“The Flint Hills are really the only place where we have significant contiguous acres that are still in native tallgrass prairie,” said Tony Capizzo, who leads the Nature Conservancy’s work to preserve it.
Flint Hills ranches that thrive are likely to stay ranches – and unploughed grasslands – instead of dealing with development.
“Ranching is intrinsically compatible with grassland conservation,” he said. “Breeding must remain profitable.”
The Nature Conservancy owns the 10,000 acres Tallgrass Prairie National Preserve next to Mushrush property. Bison roam there, as do some of Mushrush’s cattle, thanks to a lease.
The grassland needs pasture – enough of it – to thrive. It prevents certain plant species from taking over, so the earth continues to harbor its diverse collection of herbs and wildflowers.
The fauna that inhabit the prairie, on the other hand, enjoys an uneven landscape, in which different areas bear the marks of varying degrees of grazing and burning. The Nature Conservancy thinks GPS could help achieve this goal.
Mushrush said he and the Nature Conservancy may rank their priorities differently, but their goals still overlap.
His top priority is keeping the grass as healthy and strong as possible, so he can graze more cattle and the ranch remains profitable for decades to come. He hopes the GPS collars will help him keep livestock in the right places at the right time to achieve this.
And if researchers can show him how to nurture grassland biodiversity at the same time, he says, “it’s definitely worth a try.”
Protect birds and water
“That’s one of the reasons we’re so excited” to study virtual fencing, said Alice Boyle, a K-State biology professor who studies birds. “This is the first solution that I know of that is positive… from the point of view of ranching and grassland conservation. »
Cattle have only recently received collars. This year, the devices will track where animals spend their time, but won’t restrict their movements.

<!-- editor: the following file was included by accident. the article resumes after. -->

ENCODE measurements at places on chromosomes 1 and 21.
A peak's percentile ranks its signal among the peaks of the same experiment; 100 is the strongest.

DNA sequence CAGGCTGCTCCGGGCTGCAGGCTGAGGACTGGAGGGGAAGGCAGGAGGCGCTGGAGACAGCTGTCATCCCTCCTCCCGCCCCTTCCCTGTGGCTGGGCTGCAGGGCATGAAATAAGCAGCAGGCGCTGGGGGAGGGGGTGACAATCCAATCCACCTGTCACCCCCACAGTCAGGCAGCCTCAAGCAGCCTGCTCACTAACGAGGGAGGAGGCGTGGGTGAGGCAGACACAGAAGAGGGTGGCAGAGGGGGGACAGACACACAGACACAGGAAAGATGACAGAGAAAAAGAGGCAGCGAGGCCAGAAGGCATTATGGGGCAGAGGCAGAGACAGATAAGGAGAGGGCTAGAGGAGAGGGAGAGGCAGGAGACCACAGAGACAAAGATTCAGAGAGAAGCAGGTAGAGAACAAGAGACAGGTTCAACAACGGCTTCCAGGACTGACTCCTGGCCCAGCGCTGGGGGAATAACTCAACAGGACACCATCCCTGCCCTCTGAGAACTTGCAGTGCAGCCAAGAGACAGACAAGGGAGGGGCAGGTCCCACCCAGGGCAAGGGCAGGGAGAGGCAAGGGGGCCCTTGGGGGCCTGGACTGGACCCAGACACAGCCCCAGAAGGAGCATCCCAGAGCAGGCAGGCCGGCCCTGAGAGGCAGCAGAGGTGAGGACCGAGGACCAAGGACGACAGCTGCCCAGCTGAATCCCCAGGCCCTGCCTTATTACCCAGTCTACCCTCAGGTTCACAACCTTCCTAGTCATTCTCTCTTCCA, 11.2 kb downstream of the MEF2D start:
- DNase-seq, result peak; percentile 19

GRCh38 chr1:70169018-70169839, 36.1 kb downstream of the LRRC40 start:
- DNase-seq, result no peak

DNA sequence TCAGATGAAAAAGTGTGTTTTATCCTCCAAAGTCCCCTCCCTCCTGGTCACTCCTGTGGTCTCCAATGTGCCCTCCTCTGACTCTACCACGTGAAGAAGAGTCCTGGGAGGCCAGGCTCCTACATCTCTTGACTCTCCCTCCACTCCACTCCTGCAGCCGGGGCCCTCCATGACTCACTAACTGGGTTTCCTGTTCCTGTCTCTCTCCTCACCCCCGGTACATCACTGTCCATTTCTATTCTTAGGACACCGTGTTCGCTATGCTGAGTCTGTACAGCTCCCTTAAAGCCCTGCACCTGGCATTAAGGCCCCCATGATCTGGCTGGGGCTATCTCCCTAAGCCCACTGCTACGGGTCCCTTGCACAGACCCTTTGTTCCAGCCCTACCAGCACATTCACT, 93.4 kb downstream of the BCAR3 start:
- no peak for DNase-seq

K-State biologists will use these months to assess the current situation before the virtual fences go live. Then they will see in years to come how the prairie responds to a more agile way of managing livestock.
They will look for changes in nitrogen pollution and erosion when livestock can no longer regularly roam along their favorite waterways.
They will look for plant diversity and vigor in areas that need rest.
They will look for an increase in grassland birds.
Half of North America’s grassland birds have disappeared since 1970.
For Kansas, that means open plains icons, such as brightly colored, sweetly singing meadow larkshose each spring in smaller numbers.
“In many ways, the species we care about…define our natural landscape,” Boyle said. “And we live in the last great stronghold where these populations are still common.”
Once spread, prairie chickens known for their eerie cries and dances on the breeding grounds, called leks, now retain shrinking feet in scattered parts of the central United States
The virtual fence project could help by effectively delineating rest areas from prescribed burning and grazing, long enough to leave a carpet of dead grass called thatch accumulating at ground level, interwoven among the living grass.
Many grassland birds need thatch to survive.